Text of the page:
Ideally, I would have gotten the family birthing center's director on the phone and gotten more confirmation with a name to go with it. But is anything preventing Andrew, or one of the Daily Dish's assistants, from making that call?
"Yes, this is where the Palins come -- this is their family hospital."

How sweet - "their family hospital." Perhaps it is, but had Weigel done the level of research he claims is Sullivan's inherent obligation, he could have discovered that the statement he uses to support his case, is wildly inaccurate and useless to back Weigel's claim.

The quote is used in a a way to make it seem that TriG was merely the latest Palin to have been delivered at "their family hospital." That would be impossible. TriG was born in 2008. The Mat-Su Regional Medical Center was finished in January, 2006. Piper Palin, youngest of the brood save for TriG, was born in 2001. At that time, the Mat-Su Regional Medical Center was a vacant, wind-swept field behind the Mat-Su Visitors Center and Veterans Wall of Honor.

Dave - you owe Andrew an apology.

I'll have more on Weigel soon. Suffice it to say, his rep from his Alaska trip last summer was way beyond Cheechako-ish. More like "fucking ingrate, don't let the door hit you on the way out."

Wednesday, April 27, 2011

David Rovics: Still Waiting for the Change - His Best Song in a While

A song for President Obama.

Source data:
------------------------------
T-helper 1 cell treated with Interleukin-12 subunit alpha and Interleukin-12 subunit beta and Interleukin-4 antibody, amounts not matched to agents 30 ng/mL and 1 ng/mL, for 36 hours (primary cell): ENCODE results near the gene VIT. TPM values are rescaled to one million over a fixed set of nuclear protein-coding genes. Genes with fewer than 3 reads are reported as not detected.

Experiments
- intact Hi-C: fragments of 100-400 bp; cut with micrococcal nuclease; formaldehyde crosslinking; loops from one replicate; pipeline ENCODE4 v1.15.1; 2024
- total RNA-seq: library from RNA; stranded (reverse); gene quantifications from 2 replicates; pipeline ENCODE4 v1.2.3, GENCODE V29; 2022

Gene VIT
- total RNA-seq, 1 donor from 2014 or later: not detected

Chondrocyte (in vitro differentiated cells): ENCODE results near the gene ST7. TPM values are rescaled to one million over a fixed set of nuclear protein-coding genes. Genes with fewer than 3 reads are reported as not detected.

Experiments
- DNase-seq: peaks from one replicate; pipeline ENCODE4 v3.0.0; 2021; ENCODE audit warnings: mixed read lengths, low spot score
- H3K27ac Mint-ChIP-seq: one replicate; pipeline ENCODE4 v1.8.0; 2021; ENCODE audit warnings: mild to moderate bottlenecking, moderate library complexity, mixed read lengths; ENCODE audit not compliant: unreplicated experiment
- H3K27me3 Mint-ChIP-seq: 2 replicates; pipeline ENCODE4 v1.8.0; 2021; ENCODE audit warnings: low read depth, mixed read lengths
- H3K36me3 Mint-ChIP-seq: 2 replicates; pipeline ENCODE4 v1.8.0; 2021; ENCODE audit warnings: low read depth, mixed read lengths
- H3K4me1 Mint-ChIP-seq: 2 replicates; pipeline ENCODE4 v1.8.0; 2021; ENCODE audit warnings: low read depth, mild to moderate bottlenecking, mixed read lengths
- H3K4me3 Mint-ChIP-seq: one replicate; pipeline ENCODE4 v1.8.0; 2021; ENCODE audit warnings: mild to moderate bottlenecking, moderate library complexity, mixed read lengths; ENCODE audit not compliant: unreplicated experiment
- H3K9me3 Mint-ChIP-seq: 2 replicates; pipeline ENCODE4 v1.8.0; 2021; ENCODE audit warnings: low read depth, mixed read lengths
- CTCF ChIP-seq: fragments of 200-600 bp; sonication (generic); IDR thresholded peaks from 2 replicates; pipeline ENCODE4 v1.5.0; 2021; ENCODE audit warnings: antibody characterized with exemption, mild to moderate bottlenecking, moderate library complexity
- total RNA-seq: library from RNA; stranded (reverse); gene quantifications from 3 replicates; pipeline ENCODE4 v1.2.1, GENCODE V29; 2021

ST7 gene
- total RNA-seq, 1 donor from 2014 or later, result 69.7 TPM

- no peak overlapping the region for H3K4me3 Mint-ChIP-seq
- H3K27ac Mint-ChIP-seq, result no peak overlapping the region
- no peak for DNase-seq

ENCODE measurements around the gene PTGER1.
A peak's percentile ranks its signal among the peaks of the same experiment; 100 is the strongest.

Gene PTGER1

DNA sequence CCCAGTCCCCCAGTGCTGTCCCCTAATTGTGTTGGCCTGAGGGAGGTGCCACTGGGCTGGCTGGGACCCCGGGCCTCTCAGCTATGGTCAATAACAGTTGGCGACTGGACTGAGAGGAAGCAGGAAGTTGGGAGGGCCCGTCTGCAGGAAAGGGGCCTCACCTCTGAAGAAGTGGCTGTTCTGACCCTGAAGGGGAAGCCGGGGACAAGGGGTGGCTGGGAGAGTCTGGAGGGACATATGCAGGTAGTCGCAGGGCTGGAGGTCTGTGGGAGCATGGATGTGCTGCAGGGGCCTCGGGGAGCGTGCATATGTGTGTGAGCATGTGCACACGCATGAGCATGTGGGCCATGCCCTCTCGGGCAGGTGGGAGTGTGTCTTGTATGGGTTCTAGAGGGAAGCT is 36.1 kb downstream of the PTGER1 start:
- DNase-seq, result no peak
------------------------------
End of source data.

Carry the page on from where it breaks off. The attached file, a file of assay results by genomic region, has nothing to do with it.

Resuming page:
Still Waiting for the Change

I remember in 2008
A Democrat became head of state
His party won the Congress too
Then we watched to see what they would do
Vague promises and hopeful signs
Just try to read between the lines
These things take time, that's understood
And I know that patience can be good
And I'm no genius, but I'm not dumb
And I'm still waiting for the change to come

Many thought it had arrived
We felt lucky to have survived
All those years of rightwing rule
Using fear and hatred as the fuel
Now we're on the other side
And we're still swimming against the tide
The wars go on, good people die
Missiles rain down from the sky
Once I dreamed you were my best chum
But I'm still waiting for the change to come

The prisons fill up with the poor
Victims of the same drug war
Bankers fly in First Class seats
While families move into the streets
Across the country schools close down
In another bankrupt town
Oil sits on the sea floor
And now you want to drill for more
And like everybody where I'm from
I'm still waiting for the change to come

I don't know but I'd like to think
We can pull each other from the brink
I've heard it said with a sigh
This nation is too young to die
But the system's broke and what I glean
Is change must come by other means
Can you hear the whispers in the air
What we need is Tahrir Square
Until then in Washington
I'll be waiting for the change to come
Still waiting for the change to come

Tuesday, April 26, 2011

Saradise Lost - Book 5 - Chapter 49: Revisiting Palin's Claim to Having Produced TriG's Birth Certificate